Florida losing starting QB Will Grier to a year-long PED suspension hurts, especially with an appeal likely to go nowhere. But considering preseason expectations, the Gators are still playing with house money.
GAINESVILLE, Fla. — Before we get to the news of the day and its repercussions, let’s ponder a hypothetical.
What if someone had gone to Jim McElwain after the first few days of Florida’s spring practice—when the first-year coach began to fully understand how little experience and production he’d inherited on offense—and asked him the following question: “What would you say if I told you this team would win at least eight or nine games, but you’ll have to deal with some serious drama at the halfway point of the season?”
The most likely answer from McElwain at that point would have been, “Bring on the drama!”
That might not make anyone at Florida feel better after losing starting quarterback Will Grier to an NCAA suspension for the remainder of this season and the first six games of next season, but remember where the Gators were a few months ago. They had question marks at nearly every offensive position. They had one offensive lineman who had started in an SEC game, and he was hurt. No one would have been shocked if this had been a lost season—the inevitable debris of a second coaching change in five years. Bowl eligibility seemed a legitimate team goal.
Now the Gators are bowl eligible and aiming much higher, but they’re playing with house money. A month ago, no one would have expected them to win at LSU. They’ll enter Tiger Stadium on Saturday in the same place they would have been. Even without Grier, they still look better than upcoming opponents Vanderbilt, South Carolina and Florida Atlantic. The Gators will be favored in those games, and if they win them, that’s nine wins. If backup quarterback Treon Harris and a still-ferocious defense can somehow beat LSU or Georgia—Harris already has a win against the Bulldogs as a starter, but that game was won on the ground—Florida would stand a strong chance of winning the SEC East. Grier was spectacular in the fourth quarter of a comeback win against Tennessee and for the entirety of a 38–10 whipping of favored Ole Miss. There is no doubt he made Florida’s offense much better. But again, the Gators are playing with house money now. The loss of Grier represents the loss of a little of that house money—but not all of it.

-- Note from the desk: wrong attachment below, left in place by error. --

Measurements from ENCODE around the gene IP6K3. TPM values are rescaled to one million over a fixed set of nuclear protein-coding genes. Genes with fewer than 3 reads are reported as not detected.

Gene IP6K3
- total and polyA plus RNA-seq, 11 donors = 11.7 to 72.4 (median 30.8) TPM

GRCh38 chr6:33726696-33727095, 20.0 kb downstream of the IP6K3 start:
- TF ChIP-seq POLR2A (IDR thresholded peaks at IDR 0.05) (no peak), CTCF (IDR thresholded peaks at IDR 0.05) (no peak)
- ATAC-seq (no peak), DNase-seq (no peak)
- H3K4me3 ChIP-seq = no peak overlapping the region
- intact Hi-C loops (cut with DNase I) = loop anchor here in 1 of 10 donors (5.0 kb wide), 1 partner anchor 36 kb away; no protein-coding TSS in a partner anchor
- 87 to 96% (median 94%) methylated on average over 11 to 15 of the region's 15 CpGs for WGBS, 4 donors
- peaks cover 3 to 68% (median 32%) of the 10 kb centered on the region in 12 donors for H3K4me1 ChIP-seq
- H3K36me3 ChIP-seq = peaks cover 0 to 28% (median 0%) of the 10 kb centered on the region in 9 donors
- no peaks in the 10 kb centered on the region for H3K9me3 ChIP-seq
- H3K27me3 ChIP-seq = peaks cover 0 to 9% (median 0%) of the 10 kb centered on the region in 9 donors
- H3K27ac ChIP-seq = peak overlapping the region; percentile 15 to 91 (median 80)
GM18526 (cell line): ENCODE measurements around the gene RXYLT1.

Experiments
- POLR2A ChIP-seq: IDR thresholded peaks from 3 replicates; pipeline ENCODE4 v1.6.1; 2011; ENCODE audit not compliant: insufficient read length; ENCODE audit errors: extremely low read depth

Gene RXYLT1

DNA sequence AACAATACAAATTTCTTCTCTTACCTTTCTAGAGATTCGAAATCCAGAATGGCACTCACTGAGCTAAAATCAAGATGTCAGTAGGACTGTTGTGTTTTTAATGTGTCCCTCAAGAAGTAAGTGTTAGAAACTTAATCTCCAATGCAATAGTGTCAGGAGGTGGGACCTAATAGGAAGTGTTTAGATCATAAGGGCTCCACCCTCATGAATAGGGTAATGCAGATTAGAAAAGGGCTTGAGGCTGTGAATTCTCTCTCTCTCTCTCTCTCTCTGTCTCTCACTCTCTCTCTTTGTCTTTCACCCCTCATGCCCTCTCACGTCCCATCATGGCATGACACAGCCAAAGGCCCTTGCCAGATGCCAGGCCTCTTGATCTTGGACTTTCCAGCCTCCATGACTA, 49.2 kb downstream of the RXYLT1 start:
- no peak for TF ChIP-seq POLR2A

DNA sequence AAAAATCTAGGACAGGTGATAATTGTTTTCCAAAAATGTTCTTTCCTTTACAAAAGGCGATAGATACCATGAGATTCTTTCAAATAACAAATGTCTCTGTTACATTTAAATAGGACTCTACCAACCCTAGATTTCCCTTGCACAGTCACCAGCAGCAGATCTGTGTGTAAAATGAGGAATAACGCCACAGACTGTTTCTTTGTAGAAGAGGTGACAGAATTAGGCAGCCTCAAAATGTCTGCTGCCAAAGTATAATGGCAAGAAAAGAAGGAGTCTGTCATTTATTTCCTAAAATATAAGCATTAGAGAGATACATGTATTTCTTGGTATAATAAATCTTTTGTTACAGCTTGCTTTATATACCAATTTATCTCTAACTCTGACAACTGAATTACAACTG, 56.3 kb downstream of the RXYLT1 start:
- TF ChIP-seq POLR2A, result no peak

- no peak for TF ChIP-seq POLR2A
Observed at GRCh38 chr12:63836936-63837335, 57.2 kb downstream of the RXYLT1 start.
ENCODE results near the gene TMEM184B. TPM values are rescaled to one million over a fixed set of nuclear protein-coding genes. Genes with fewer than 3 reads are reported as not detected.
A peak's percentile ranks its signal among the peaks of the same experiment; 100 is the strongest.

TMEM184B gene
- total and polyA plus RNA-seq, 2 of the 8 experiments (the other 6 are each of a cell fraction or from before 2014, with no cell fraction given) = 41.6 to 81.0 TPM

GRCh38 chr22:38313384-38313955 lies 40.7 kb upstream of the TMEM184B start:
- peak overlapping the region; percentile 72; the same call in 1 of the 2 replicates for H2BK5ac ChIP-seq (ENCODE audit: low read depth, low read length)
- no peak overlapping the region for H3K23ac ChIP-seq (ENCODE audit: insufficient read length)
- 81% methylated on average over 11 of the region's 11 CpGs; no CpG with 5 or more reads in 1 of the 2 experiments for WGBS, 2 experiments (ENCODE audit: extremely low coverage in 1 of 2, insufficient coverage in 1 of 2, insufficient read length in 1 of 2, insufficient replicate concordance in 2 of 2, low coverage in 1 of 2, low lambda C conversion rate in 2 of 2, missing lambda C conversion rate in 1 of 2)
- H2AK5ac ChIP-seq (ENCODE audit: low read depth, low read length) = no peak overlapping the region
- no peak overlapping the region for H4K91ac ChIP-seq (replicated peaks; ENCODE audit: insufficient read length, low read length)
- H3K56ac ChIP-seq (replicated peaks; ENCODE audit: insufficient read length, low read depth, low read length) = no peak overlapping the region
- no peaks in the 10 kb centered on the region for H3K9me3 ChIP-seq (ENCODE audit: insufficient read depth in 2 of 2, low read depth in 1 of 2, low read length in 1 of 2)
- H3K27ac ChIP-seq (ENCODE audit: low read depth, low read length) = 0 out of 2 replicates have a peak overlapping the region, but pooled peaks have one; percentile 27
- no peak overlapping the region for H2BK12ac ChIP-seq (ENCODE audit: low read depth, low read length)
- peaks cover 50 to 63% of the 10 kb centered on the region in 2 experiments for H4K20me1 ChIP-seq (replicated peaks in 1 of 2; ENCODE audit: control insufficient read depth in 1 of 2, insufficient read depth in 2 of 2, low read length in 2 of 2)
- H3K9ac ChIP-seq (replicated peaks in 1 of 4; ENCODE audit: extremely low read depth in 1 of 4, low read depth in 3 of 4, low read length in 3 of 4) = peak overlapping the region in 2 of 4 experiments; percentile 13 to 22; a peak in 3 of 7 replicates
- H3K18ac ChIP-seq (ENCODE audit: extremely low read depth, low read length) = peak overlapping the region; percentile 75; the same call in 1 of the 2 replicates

Grier claims he took an over-the-counter product that contained something on the NCAA’s banned substance list. McElwain said the school would help Grier appeal. Asked Monday what the substance was, McElwain joked, “I can’t spell it.”
If you don’t speak Folksy Deflecting Coach, I’ll translate: “I know what it is, but I’m not telling you.” Later, a UF spokesman said he wasn’t sure the school was allowed to release the name of the substance because it is part of a medical record. So, too, is the fact that Grier received a positive drug test, but that was released. In these cases, the player involved does get a say about what is released and what is not.
Grier’s father, Chad, did not answer his phone or respond to a text message from SI.com asking what the substance was. There was a report that identified a product by brand name, but the same Florida spokesman said it wasn’t true. As of Monday night, no one in the Florida camp had offered up the name of the banned substance or the offending product. The logical question is this: If it’s just a simple mistake and a simple over-the-counter product, then what’s the harm in naming that product?
If Florida officials and Grier opt against providing that information, that’s their choice. They’ll do so knowing people simply make up their own minds in these cases. After all, pretty much every major leaguer and NFL player who has tested positive for some kind of performance-enhancing drug in the past five years has offered a similar story with similarly sparse details. The public has experience digesting these tales.